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Do Children in California Get to Choose Which Parent They Live With After a Divorce?

Posted on April 15th, 2024

Divorce is a difficult process for everyone involved, especially children. One of the most challenging aspects can be determining child custody arrangements. In California, like in many other states, the law prioritizes the child’s best interests. This begs the question, can children in California choose which parent they live with after a divorce?

Divorce

A Voice, Not a Final Say

California law allows children to express their preference regarding which parent they would like to live with primarily. However, it is important to understand that a child’s preference is just one factor considered by the court. The judge has the final say in determining custody arrangements.

Age Matters, But Maturity Matters More

There’s no specific age at which a child’s opinion automatically holds more weight. California Family Code Section 3042 states the court must consider a child’s preference “if the child is of sufficient age and capacity to form an intelligent opinion on the issue.” In simpler terms, the judge will consider the child’s maturity level and ability to understand the situation clearly.

Generally, children around 12 or 13 years old are considered old enough to express their preferences. However, this is not a strict rule. A bright and mature 10-year-old might have their voice heard more than a less mature 14-year-old.

What Factors Does the Court Consider?

Here are some key factors a California judge will weigh alongside the child’s preference when determining custody arrangements:

  • Each parent’s relationship with the child: The court will examine the quality and nature of the child’s relationships with each parent. This includes factors like emotional attachment, history of interaction, and the ability to provide for the child’s emotional and physical needs.
  • The parent’s ability to provide a stable and nurturing environment: The judge will assess each parent’s home environment, including stability, safety, and ability to meet the child’s daily needs.
  • The child’s emotional well-being: The court prioritizes the child’s mental and emotional health. This could involve considering the child’s existing relationships, school environment, and potential disruption caused by significant changes.
  • The parent’s willingness to facilitate a healthy relationship with the other parent: The judge will look for a parent who encourages and supports the child’s relationship with the other parent, even during challenging times.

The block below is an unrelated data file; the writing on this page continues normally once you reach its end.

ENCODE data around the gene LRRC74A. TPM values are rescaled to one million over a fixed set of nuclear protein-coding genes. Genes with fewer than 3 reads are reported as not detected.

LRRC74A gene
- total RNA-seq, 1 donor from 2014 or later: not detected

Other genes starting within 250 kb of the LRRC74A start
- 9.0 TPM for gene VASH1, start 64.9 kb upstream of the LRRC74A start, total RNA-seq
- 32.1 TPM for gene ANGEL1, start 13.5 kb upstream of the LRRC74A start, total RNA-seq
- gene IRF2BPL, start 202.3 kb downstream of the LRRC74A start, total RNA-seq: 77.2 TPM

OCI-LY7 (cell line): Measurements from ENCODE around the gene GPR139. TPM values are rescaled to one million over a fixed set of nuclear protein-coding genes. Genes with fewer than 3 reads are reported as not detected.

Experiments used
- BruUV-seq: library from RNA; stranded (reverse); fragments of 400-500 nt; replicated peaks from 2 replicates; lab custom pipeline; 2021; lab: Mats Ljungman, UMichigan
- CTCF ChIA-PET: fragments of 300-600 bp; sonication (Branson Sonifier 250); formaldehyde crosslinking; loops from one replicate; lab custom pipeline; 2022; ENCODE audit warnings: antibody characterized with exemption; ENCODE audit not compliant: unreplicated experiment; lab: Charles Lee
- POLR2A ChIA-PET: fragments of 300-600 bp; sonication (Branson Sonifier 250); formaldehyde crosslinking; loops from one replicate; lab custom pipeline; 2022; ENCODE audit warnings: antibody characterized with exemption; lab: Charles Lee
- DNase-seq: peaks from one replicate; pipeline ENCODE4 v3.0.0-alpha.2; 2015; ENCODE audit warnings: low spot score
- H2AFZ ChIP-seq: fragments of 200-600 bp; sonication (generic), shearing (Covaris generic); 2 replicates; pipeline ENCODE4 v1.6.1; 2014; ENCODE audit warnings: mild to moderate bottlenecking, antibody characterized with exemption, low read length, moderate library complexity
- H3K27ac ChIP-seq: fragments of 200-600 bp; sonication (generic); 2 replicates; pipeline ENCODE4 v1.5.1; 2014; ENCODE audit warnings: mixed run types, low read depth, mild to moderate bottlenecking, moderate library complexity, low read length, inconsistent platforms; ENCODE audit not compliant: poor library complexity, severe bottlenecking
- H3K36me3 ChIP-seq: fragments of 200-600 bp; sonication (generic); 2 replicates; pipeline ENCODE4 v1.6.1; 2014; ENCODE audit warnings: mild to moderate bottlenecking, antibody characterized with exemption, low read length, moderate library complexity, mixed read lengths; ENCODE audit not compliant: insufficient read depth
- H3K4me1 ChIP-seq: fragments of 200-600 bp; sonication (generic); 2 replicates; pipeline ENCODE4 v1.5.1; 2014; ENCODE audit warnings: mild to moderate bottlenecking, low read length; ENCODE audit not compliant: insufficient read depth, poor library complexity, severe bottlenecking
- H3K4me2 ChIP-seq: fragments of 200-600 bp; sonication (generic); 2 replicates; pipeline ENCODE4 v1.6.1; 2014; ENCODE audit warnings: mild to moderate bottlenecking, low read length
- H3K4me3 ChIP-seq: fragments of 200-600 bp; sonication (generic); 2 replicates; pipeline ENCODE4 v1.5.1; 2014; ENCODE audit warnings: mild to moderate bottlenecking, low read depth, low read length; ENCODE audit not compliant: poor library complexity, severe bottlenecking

How Can a Child’s Voice Be Heard?

There are several ways a child’s preference can be communicated to the court:

  • Through a lawyer appointed to represent the child (Guardian ad Litem): In some cases, the court may appoint a lawyer specifically for the child. This lawyer, called a Guardian ad Litem, will interview the child and represent their best interests in court.
  • Through a Child Custody Evaluator (CCE): A CCE is a mental health professional who conducts interviews with the child, parents, and potentially others involved. The CCE then presents a report to the court outlining its findings and recommendations, which may include the child’s preferences.
  • Directly to the judge (in rare cases): Sometimes, a judge may directly interview the child in chambers (a private judge’s office) to understand their preferences. This is typically done with older children and with the consent of both parents and their lawyers.

What Can Parents Do to Help?

Here are some tips for parents during a child custody case:

  • Avoid putting pressure on your child to choose a side. This can be a very difficult situation for children, and they shouldn’t feel forced to take sides.
  • Encourage your child to talk to you about their feelings. Let them know it is okay to have mixed emotions and that you’re there to listen.
  • Focus on what’s best for your child in the long run, not your feelings towards your ex-partner.
  • Consider mediation or collaborative law to resolve custody issues outside of court. This can be a less stressful approach for everyone involved, especially children.

It is Always Best to Seek Professional Guidance

It is very important to know that every divorce and child custody case is unique. If you are facing a divorce, it is crucial to seek guidance from an experienced family law attorney at Harris Family Law Group. A qualified attorney will advise you on your specific situation, represent you in court, and help ensure your child’s voice is heard throughout the process.

Harris Family Law Group is Here to Help

At Harris Family Law Group, we understand the complexities of child custody arrangements in California. Our experienced attorneys are dedicated to protecting you and your child’s interests and guiding you through this challenging time. Contact us today for consultation by calling 310-745-8644 we are here to help.